The country’s top mortgage servicers have reportedly reached an agreement on changes to their foreclosure procedures.
The consent agreement has not yet been made public, but The New York Times was able to get a preview of what the agreement contains from individuals who spoke on the condition of anonymity.
Among the proposed changes include:
- Greater oversight of foreclosures. The oversight will happen from third party groups that include law firms, who mostly will be charged with doing the actual work of eviction, The New York Times reports.
- Improved training of foreclosure staff.
- A single point of contact for every defaulting home owner with the servicers. Mortgage servicers will no longer be able to foreclose while borrowers are pursuing loan modifications.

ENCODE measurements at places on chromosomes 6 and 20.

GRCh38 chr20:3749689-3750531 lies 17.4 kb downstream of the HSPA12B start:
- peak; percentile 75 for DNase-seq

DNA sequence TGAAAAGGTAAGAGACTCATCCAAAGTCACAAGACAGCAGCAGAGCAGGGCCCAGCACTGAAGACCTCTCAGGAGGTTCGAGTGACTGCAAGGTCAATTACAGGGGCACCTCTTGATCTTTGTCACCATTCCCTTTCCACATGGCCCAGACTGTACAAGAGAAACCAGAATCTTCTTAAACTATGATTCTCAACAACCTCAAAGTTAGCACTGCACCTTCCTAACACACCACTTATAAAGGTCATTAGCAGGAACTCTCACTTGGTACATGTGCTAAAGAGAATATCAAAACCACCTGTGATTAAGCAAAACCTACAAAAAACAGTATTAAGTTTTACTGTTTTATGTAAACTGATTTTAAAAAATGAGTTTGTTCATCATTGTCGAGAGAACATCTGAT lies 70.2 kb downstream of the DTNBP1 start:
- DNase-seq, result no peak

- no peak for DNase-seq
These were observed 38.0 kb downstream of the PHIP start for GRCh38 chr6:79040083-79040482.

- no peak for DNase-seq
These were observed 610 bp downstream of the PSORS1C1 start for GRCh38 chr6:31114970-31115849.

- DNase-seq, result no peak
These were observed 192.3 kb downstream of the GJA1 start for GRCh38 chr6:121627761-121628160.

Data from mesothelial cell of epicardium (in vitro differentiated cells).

- Servicers will hire independent consultants to review foreclosures that have been completed in the past two years. Mortgage servicers have agreed to compensate any owner who is found to have been improperly foreclosed on or made to pay excessive fees.
Analysts say that in order for mortgage servicers to meet these revamped rules they’ll need to hire more employees so they can be thoroughly review the cases of home owners in default or servicers will need to slow the pace of foreclosures even more (The average household in foreclosure has been delinquent for more than 500 days)
Source: “Servicers Said to Agree to Revamped Foreclosures,” The New York Times (April 5, 2011); Blog distribution provided by Kenneth Bargers and Bargers Solutions residential real estate services located in Nashville, Tennessee